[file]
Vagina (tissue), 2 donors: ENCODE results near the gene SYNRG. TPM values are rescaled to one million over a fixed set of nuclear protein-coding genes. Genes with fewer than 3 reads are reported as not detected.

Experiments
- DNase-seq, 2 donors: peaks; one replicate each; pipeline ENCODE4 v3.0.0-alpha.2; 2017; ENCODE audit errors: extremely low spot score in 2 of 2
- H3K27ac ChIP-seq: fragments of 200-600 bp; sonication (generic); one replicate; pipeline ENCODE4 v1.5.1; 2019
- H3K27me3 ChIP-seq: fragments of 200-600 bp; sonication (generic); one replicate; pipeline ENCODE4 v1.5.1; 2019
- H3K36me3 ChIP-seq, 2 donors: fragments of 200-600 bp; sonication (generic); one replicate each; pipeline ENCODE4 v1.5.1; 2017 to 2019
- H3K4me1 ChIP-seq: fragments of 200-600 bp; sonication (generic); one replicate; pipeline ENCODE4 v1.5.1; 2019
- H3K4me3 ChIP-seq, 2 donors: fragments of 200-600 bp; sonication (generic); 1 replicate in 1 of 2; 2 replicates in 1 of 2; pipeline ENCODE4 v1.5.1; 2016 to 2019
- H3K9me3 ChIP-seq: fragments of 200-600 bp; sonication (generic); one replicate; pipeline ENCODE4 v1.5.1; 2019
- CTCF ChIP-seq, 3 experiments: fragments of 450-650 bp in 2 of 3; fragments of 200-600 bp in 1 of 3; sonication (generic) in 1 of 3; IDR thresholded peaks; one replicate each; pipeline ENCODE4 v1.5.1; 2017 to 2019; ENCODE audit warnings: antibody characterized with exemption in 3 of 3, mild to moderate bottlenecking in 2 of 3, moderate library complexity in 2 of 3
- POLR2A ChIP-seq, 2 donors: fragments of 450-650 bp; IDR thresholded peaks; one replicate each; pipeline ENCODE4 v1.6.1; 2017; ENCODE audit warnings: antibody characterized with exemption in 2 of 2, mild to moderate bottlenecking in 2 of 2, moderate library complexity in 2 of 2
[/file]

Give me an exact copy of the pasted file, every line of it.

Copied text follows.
Vagina (tissue), 2 donors: ENCODE results near the gene SYNRG. TPM values are rescaled to one million over a fixed set of nuclear protein-coding genes. Genes with fewer than 3 reads are reported as not detected.

Experiments
- DNase-seq, 2 donors: peaks; one replicate each; pipeline ENCODE4 v3.0.0-alpha.2; 2017; ENCODE audit errors: extremely low spot score in 2 of 2
- H3K27ac ChIP-seq: fragments of 200-600 bp; sonication (generic); one replicate; pipeline ENCODE4 v1.5.1; 2019
- H3K27me3 ChIP-seq: fragments of 200-600 bp; sonication (generic); one replicate; pipeline ENCODE4 v1.5.1; 2019
- H3K36me3 ChIP-seq, 2 donors: fragments of 200-600 bp; sonication (generic); one replicate each; pipeline ENCODE4 v1.5.1; 2017 to 2019
- H3K4me1 ChIP-seq: fragments of 200-600 bp; sonication (generic); one replicate; pipeline ENCODE4 v1.5.1; 2019
- H3K4me3 ChIP-seq, 2 donors: fragments of 200-600 bp; sonication (generic); 1 replicate in 1 of 2; 2 replicates in 1 of 2; pipeline ENCODE4 v1.5.1; 2016 to 2019
- H3K9me3 ChIP-seq: fragments of 200-600 bp; sonication (generic); one replicate; pipeline ENCODE4 v1.5.1; 2019
- CTCF ChIP-seq, 3 experiments: fragments of 450-650 bp in 2 of 3; fragments of 200-600 bp in 1 of 3; sonication (generic) in 1 of 3; IDR thresholded peaks; one replicate each; pipeline ENCODE4 v1.5.1; 2017 to 2019; ENCODE audit warnings: antibody characterized with exemption in 3 of 3, mild to moderate bottlenecking in 2 of 3, moderate library complexity in 2 of 3
- POLR2A ChIP-seq, 2 donors: fragments of 450-650 bp; IDR thresholded peaks; one replicate each; pipeline ENCODE4 v1.6.1; 2017; ENCODE audit warnings: antibody characterized with exemption in 2 of 2, mild to moderate bottlenecking in 2 of 2, moderate library complexity in 2 of 2